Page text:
All you can see of the fan are her red-painted nails, slowly clawing their way up Faris Badwan's thigh. When they reach his crotch they settle for a moment, satisfied. Others tug at the singer's stiffened pile of black hair like it's a good-luck charm. The gangling, make-up-smeared Badwan swings from the low, sweat-dripping ceiling of King Tut's, the basement Glasgow club that has somehow packed in an audience of more than 300 tonight. It is when he leaps at the crowd as if about to punch them that the melee truly starts.
This all looked an impossible scene just a few hours earlier, as his band, the Horrors, tumble off their tour van and blink at the Glasgow sun. "I haven't slept in four days," are the bassist, Rhys Webb's first words. "I've never been so tired."
The Horrors are crawling in from a Spanish festival, and five weeks in America before that. I first heard of them when on tour with the Fratellis, who told me with disgusted incomprehension that the singer then styling himself Farris Rotter had smeared them with black paint-dripping hands. The Horrors' gothic style and crow's-nest hair made them seem one more set of fashion victims from their Shoreditch base. Few bothered to disentangle this hyped image from the impressive garage-rock of their debut album, Strange House, in 2007. But its follow-up, Primary Colours, makes them impossible to dismiss. Recorded with Portishead's Geoff Barrow, its vintage synthesisers conjure the epic yet spare grandeur of early 1980s music.
Badwan is far from the fury flinging himself at fans as he sits on the pavement before the show. He is well over six feet tall, and his legs stretch into the street. The "stupid 18-year-old" who smeared black paint on strangers has been replaced by a soft-spoken, self-questioning ex-public school boy (he and the Horrors' keyboardist, Tom Cowan, met at Rugby). His mind is opening by the day.
"The best thing I saw," he says of their US adventures, "was Butte, Montana, a deserted mining town with antique shops that get their stock from ghost towns. Travelling from San Francisco to LA, the desert was like a cartoon backdrop that repeats itself. You learn so much from moving around. I sometimes feel like there just isn't enough time."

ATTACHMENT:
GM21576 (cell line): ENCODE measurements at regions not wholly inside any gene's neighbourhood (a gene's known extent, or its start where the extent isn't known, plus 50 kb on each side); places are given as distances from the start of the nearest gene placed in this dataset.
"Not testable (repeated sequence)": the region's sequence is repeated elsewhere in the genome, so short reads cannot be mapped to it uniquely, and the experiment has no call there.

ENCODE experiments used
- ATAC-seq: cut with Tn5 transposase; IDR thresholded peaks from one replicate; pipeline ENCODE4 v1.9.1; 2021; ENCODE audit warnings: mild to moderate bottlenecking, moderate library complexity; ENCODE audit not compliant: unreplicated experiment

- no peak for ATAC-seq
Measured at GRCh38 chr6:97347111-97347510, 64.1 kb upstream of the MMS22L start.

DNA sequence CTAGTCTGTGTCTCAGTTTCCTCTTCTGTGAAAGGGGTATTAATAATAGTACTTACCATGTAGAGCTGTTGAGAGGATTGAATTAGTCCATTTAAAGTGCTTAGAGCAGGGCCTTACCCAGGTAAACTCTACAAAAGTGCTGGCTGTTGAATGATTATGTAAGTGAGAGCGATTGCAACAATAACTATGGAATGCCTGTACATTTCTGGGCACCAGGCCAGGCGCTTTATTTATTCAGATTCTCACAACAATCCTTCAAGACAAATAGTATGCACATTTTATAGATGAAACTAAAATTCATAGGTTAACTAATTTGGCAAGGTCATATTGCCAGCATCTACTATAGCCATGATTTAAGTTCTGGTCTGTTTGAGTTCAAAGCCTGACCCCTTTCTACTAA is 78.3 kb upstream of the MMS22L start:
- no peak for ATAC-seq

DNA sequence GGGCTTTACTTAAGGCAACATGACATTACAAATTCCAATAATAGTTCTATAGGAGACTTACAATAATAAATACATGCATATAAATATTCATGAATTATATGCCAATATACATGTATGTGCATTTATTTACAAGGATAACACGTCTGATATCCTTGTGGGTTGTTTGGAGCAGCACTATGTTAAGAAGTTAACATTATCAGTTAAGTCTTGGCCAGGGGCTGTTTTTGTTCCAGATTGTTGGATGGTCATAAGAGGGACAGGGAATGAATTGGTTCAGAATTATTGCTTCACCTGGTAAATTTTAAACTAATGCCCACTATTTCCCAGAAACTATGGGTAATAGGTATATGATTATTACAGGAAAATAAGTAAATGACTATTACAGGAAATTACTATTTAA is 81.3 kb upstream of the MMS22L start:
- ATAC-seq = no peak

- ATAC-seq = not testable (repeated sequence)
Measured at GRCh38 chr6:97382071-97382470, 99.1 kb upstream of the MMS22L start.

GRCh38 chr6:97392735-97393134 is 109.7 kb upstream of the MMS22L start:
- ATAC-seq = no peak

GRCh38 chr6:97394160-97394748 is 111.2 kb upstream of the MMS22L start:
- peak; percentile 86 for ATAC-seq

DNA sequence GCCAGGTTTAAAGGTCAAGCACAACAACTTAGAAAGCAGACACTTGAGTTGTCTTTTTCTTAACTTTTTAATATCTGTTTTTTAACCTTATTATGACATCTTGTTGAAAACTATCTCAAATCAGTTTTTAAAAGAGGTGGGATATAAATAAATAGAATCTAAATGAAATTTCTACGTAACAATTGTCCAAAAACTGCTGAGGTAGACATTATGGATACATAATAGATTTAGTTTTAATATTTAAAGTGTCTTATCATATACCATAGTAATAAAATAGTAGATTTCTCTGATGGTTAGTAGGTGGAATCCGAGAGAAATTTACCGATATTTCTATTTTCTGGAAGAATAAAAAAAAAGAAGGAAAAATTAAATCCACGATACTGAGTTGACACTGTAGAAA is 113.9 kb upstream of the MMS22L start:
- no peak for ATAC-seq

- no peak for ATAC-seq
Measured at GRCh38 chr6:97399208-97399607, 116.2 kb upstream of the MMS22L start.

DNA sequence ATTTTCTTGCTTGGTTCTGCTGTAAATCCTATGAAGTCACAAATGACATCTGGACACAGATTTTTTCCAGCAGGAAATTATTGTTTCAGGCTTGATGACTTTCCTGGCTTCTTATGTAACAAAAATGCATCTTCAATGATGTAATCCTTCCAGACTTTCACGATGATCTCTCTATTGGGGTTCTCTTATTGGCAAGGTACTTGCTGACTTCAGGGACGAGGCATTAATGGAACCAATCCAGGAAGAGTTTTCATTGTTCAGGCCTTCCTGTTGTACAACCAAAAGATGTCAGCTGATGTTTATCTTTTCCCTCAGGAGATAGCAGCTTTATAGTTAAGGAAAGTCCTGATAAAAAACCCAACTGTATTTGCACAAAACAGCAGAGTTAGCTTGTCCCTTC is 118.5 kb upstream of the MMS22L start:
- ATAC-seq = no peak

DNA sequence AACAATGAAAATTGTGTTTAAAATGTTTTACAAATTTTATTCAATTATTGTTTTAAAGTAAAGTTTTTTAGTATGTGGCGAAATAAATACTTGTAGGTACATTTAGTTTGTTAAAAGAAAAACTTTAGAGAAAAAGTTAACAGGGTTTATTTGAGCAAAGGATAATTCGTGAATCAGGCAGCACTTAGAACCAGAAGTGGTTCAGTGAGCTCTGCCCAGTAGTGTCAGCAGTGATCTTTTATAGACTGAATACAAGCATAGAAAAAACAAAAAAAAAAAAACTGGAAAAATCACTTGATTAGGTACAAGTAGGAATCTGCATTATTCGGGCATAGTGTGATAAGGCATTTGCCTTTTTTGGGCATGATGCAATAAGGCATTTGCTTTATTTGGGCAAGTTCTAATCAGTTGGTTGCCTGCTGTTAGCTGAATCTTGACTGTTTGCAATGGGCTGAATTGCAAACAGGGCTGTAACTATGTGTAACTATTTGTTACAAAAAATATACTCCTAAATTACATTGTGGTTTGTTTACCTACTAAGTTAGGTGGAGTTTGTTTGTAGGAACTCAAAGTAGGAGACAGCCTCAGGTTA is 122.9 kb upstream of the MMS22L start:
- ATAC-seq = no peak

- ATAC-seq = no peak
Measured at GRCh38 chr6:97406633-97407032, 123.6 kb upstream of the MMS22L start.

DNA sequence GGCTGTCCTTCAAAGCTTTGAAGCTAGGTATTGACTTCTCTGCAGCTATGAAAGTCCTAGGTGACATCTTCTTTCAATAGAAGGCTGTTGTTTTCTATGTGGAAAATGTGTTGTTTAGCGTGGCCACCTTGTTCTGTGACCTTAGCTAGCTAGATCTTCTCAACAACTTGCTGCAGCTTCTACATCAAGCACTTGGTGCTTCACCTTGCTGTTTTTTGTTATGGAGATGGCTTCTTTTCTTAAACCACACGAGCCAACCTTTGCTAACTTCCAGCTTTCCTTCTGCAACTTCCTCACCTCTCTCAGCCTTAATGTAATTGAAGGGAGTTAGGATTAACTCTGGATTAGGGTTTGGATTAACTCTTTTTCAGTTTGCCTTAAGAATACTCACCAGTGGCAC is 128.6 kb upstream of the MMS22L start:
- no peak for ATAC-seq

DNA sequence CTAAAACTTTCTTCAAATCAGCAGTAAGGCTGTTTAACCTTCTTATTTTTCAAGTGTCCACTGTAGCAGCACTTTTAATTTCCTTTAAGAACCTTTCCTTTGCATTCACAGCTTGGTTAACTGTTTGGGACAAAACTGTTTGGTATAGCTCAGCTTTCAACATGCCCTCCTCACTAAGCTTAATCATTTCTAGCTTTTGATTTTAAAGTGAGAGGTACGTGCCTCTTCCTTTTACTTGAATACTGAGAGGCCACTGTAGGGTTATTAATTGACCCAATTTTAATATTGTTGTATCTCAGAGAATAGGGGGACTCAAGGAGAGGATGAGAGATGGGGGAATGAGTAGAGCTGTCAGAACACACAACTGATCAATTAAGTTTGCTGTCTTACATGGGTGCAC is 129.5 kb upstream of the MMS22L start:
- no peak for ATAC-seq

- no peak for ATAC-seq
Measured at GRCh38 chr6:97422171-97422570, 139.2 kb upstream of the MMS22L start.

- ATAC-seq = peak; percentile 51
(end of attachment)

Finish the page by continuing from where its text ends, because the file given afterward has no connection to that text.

Badwan became obsessed with collecting postcards, glimpses of strangers' lives "like Beat poetry", in the junk shops of America. They are tucked into the book of ink sketches and notes he holds as he talks. His band exist in their own world, one resolutely opposed to today's. The oldest Horror is only 21. But they hoard 7-inch vinyl, cassettes and Super 8 film like relics from a better time.
"When you listen to your vinyl," Badwan says, "it's going to sound slightly different every time, with age. Ageing is what makes things interesting. With modern music production, the better technology gets, the worse the end product."
Badwan predictably loathes the uniformity of Britain's chain-store high streets, and has carefully picked the alley where we talk. Twenty-first-century inanities disturb him. "When I'm DJing I can't talk to people," he says. "I haven't ever done karaoke, and I couldn't without taking it seriously. I hate the culture of disposable music from the internet – like it's not there to be cherished, and picked out and put in a box, and categorised – well, I don't know if everyone does that," he laughs. "But maybe a lot of people prioritise the wrong things."
Badwan has industriously pieced together an alternative culture of his own. The turning point in his artistic life was no wave, the abrasive post-punk New York scene that finished before he was born. "I really like reading around that period," he says. "Ginsberg and Jim Carroll, and William Burroughs. It's all very well punk saying, 'Anyone can form a band', with two chords or whatever. It's not a very interesting band. With no wave, you don't need any chords. You can make music with a load of bricks."